Original Date: 01/22/2001
Revision Date: 01/18/2007
Information : Alternative Farming Center
The innovative Agriculture Department at Johnson County High School is taking agriculture well into the 21st century. Through its aquaculture farming program, the school has developed an affordable alternative for farmers and entrepreneurs who are in need of making significant changes in their farming methods. The Alternative Farming Center has received national attention and attracted visitors from across the U.S. and overseas to study the innovative methods.
Johnson County High School in Mountain City, Tennessee has developed and instituted a program to introduce aquaculture technology to former tobacco farmers in the local area. As tobacco demands decrease yearly in the less- than-ideal farming conditions of mountainous eastern Tennessee, an alternative to conventional farming techniques is needed. Without such an alternative, many small farms will be lost and the local economy will suffer. Aquaculture offers a low-tech, environmentally friendly, profitable solution to farmers.
At the Alternative Farming Center, students raise tilapia, a warm water edible fish, and koi, a water garden fish, in a 9,000 square foot facility. Water garden plants are grown on top of the water, hanging baskets flourish overhead, and bedding plants are raised on rolling tables over the fish. Hydroponic tomatoes, green peppers, and cucumbers are produced in the raceways, while hydroponic lettuce is also grown directly over the fish. The facility is heated and cooled via a geothermal system that maintains the required temperature of the 90,000-gallon facility. Using this alternative energy source ensures minimum maintenance and operating costs. The closed-loop water circulation system within the facility also eliminates environmental pollution as no discharge of water is required. Water intake to replace lost water due to evaporation is approximately 200 gallons per day.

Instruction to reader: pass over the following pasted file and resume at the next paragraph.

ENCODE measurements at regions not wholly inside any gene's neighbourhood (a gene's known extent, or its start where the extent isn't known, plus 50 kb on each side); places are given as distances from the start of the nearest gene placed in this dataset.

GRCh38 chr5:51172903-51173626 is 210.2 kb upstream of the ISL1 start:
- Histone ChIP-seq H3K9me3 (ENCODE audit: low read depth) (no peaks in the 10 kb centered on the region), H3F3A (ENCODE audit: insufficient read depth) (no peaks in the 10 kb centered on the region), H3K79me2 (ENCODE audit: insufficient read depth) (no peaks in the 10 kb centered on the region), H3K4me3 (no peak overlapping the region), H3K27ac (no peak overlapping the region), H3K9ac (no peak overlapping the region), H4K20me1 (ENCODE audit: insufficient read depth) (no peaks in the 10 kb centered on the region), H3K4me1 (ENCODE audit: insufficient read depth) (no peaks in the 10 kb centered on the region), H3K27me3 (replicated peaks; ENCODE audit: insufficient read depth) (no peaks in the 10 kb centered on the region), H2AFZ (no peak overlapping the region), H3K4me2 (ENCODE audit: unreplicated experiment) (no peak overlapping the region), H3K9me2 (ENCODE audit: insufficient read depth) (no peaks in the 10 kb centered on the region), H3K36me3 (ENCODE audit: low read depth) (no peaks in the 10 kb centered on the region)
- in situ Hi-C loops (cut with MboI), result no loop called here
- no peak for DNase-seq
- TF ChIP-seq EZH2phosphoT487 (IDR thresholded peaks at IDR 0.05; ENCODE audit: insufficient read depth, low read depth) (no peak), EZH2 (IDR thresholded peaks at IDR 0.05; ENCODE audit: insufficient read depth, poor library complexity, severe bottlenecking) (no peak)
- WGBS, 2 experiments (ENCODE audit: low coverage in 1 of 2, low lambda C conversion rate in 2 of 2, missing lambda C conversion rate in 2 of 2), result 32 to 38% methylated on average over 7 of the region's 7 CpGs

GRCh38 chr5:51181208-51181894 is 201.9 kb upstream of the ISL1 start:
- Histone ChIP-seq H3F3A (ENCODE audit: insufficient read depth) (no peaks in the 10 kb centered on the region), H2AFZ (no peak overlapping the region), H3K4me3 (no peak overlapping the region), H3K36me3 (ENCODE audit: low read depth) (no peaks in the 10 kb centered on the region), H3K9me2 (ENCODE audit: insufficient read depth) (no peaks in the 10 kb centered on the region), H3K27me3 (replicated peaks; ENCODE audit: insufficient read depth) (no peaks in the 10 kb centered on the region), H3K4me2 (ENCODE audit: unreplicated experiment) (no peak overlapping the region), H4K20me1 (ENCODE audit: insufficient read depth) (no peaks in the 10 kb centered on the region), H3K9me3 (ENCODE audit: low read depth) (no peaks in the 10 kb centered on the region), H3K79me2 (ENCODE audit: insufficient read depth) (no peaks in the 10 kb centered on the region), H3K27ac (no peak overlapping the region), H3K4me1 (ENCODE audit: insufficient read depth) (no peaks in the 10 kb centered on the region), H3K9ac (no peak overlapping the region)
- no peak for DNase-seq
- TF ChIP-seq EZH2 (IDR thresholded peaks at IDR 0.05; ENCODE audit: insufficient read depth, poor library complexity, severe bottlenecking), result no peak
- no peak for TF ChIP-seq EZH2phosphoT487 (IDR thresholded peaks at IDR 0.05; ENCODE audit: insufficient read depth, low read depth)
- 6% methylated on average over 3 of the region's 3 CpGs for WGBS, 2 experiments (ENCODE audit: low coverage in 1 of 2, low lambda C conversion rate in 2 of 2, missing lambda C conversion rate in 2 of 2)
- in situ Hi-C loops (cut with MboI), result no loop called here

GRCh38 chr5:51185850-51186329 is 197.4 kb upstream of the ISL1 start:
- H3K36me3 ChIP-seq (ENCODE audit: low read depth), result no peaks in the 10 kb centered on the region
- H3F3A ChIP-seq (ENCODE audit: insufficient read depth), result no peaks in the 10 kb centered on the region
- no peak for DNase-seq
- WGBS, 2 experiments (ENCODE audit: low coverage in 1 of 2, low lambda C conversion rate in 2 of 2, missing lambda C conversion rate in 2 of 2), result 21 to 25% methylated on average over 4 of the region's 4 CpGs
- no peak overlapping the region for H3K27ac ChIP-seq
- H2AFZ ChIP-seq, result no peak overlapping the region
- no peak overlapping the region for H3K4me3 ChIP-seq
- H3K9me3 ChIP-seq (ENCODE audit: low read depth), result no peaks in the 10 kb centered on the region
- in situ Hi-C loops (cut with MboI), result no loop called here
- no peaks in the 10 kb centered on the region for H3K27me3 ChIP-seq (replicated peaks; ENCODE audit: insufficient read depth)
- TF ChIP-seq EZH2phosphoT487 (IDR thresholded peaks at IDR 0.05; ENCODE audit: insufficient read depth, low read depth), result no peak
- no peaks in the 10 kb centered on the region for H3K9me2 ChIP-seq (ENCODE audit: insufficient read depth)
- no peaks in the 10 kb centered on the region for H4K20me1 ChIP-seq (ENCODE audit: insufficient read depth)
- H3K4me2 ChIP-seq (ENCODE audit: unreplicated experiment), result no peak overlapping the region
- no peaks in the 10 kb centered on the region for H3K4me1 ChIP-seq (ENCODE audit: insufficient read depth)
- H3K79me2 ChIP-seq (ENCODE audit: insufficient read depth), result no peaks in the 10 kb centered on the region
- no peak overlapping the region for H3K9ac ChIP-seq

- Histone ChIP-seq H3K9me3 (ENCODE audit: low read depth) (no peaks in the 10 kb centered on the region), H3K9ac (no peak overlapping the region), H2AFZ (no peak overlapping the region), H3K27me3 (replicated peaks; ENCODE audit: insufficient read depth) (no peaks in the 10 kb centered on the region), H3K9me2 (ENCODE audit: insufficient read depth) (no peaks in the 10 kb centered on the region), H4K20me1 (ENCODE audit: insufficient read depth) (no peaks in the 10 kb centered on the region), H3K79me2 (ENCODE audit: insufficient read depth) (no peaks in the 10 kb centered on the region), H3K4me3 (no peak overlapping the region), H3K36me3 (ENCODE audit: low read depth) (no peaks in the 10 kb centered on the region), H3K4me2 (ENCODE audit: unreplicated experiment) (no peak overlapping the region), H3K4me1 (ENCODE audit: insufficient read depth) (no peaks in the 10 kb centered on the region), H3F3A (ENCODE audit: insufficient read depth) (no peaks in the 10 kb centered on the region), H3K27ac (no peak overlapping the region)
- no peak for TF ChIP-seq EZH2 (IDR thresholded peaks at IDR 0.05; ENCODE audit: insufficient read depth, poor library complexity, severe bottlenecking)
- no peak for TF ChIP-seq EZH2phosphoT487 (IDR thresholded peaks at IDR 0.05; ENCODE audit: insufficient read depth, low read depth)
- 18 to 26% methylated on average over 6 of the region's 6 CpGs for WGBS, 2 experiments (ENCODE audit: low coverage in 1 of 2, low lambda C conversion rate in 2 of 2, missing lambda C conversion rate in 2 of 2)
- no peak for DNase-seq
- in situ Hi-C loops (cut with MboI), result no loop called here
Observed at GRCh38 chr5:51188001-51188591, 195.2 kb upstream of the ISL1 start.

Ideal growing conditions are maintained within the greenhouses, allowing hydroponic crops to be raised in approximately half the time of conventional farming. Students harvest 250 to 300 heads of Salina bibb lettuce weekly as well as 40 to 60 pounds of tomatoes. The tilapia grow to approximately 1.5 pounds in one year, making them market ready in a relatively short time. The school presently harvests over 25,000 pounds of tilapia per year.
As a school-based work development environment, the Alternative Farming Center is enabling students to take academic skills learned in the classroom and apply them in everyday applications to help advance technology. Over 400 of the school’s approximately 700 students participate in this program. This program has received national attention and attracted visitors from over 30 states and several foreign countries to study the innovative methods. With proper market research and diversity of products being raised, the Alternative Farming Center could be an affordable alternative for farmers and entrepreneurs.
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